Consistent, Efficient Heat With Hydronic Heating

Posted on December 16th, 2013

Consistent, Efficient Heat With Hydronic Heating

Consistent, Efficient Heat With Hydronic Heating

With the onset of winter, many Americans find themselves turning up their heating systems to stay cozy. Unfortunately, this may not actually be helping, and may actually be hindering, our efforts to stay comfortable through the season. Many of the ails that make us so uncomfortable in the winter months, things like cold feet, dry, cracked skin, and irritated sinuses, are actually our own fault. Most homes in the United States rely on forced air heating systems to keep their homes at a comfortable temperature, and these heating systems can actually exacerbate many of the discomforts we associate with wintertime.

Forced air heating systems work by heating air with a furnace and pumping it through a duct system where it comes out of vents and filters through the house. Unfortunately, these heating systems also dry out the air that they circulate, which causes mucus membranes like our sinuses to be dry and irritated and can chap our lips and hands. They have also proven to be very inefficient at maintaining a constant ambient temperature in a room, because they rely on heated gasses, which as we all learned in elementary school, tend to rise. This means that, while the air around face level might be a comfortable 70 degree Fahrenheit, the air down at the floor may be as cold as 50 degrees, and as high as 100 degrees near the ceiling. This leads to cold feet and a lot of wasted energy.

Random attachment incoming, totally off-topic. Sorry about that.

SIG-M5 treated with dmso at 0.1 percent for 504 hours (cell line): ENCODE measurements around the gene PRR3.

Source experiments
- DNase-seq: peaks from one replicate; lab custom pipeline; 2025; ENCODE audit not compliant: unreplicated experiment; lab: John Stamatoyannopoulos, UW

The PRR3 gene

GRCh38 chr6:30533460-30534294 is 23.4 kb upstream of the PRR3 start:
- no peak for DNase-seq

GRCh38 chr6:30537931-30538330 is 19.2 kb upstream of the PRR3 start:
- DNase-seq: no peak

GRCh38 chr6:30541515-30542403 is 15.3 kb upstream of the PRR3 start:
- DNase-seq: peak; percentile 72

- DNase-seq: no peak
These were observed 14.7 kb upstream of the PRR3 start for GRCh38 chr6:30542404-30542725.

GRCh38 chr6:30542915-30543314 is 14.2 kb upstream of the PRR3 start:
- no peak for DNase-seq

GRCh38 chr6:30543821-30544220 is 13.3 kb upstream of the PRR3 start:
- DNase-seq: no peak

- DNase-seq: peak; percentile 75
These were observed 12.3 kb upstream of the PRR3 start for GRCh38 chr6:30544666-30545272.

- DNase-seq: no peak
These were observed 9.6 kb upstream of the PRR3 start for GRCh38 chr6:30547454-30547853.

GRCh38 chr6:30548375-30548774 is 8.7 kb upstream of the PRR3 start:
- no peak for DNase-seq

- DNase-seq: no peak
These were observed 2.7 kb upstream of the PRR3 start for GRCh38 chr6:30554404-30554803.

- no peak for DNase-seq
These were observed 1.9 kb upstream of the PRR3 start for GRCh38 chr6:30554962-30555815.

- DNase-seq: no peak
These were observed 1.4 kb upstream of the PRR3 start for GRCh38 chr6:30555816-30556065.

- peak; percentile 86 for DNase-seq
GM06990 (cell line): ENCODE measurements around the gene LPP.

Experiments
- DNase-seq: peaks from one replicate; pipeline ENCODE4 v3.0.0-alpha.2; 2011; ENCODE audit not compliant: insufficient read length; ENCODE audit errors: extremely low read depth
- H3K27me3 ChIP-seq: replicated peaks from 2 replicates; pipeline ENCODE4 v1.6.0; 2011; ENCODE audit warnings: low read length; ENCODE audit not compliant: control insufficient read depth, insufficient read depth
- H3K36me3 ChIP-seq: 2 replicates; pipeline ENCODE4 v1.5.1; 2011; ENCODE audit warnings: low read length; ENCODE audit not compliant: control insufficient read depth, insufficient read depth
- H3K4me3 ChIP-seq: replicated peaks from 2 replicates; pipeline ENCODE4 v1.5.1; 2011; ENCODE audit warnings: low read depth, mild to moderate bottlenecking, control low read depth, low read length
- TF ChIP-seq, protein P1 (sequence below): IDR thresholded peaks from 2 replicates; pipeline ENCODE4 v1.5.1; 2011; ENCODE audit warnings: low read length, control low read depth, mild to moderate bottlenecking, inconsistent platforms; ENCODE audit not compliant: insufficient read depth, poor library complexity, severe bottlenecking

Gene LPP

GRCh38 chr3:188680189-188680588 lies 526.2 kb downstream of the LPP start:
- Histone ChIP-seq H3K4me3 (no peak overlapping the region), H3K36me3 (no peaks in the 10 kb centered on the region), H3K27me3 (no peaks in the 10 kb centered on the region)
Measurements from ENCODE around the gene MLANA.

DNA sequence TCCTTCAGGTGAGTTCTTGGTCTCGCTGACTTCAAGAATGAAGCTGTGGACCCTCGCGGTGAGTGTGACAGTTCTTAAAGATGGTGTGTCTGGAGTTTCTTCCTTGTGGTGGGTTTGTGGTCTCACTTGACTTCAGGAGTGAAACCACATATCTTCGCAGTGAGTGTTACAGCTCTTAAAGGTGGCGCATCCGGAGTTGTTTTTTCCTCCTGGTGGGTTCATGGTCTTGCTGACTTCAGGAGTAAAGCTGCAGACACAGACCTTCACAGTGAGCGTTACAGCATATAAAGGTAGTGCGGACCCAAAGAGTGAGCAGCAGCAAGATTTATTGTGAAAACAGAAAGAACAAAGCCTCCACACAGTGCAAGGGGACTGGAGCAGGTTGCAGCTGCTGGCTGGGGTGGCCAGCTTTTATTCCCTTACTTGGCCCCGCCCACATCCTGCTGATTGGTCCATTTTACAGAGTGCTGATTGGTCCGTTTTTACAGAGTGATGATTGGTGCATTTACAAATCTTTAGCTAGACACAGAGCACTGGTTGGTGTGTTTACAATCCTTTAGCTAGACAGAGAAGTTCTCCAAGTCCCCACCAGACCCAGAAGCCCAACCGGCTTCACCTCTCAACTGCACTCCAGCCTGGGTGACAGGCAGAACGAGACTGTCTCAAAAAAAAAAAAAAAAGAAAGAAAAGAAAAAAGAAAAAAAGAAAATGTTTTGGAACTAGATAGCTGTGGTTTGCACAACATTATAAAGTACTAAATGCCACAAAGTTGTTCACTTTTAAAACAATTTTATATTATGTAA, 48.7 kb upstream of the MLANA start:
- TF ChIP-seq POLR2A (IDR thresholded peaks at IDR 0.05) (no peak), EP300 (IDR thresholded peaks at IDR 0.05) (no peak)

For those homeowners who are looking for a more comfortable, efficient and cost effective way to heat their homes, there is an answer: hydronic heating. Hydronic heating systems use pipes of heated water that run beneath the floors of a home radiate heat upwards from the floorboards. This has a number of advantages over forced air heating systems and even other alternative heating systems such as geothermal or solar heating.

1. Consistent Ambient Temperature - As mentioned above, forced air systems tend to cause warm air to pool at the ceiling, leaving cold air around your feet. Hydronic heating systems circumvent this problem, although it may not be apparent at first glance. Logic tells us that heat rises, so any heating system would have a similar problem.

That is not the case with hydronic heating. Rather than using convective heating like forced air or baseboard heaters, hydronic heaters use radiant heating, warming the floorboards and the walls, which then radiate heat, the same way the Sun warms the Earth. That means comfortable temperatures near the surface without wasting energy.

2. Energy Efficiency - Hydronic heating systems have two important properties that make them more efficient than standard forced air systems. First of all, by using radiant heating, hydronic heating systems waste no energy heating the volume of a room that does not get used, namely those few feet between your head and your ceiling. Secondly, since there is no ductwork involved, no heat is lost in the transfer between the furnace and the rooms you are trying to heat. When hot air is passed through a duct, as much as 30% of the energy is lost before it reaches its destination.

3. Relative Expense - Geothermal and solar heating systems have received a lot of press as of late. While they are indeed "green" technologies, they also represent a massive upfront investment from the homeowner. Hydronic heating systems can be installed for a fraction of the cost of either of these systems, while still consuming less fossil fuels than a standard forced air heating system.

If you are looking for a luxurious, consistent heating alternative for a fairly affordable price, a hydronic heating system may be right for you.

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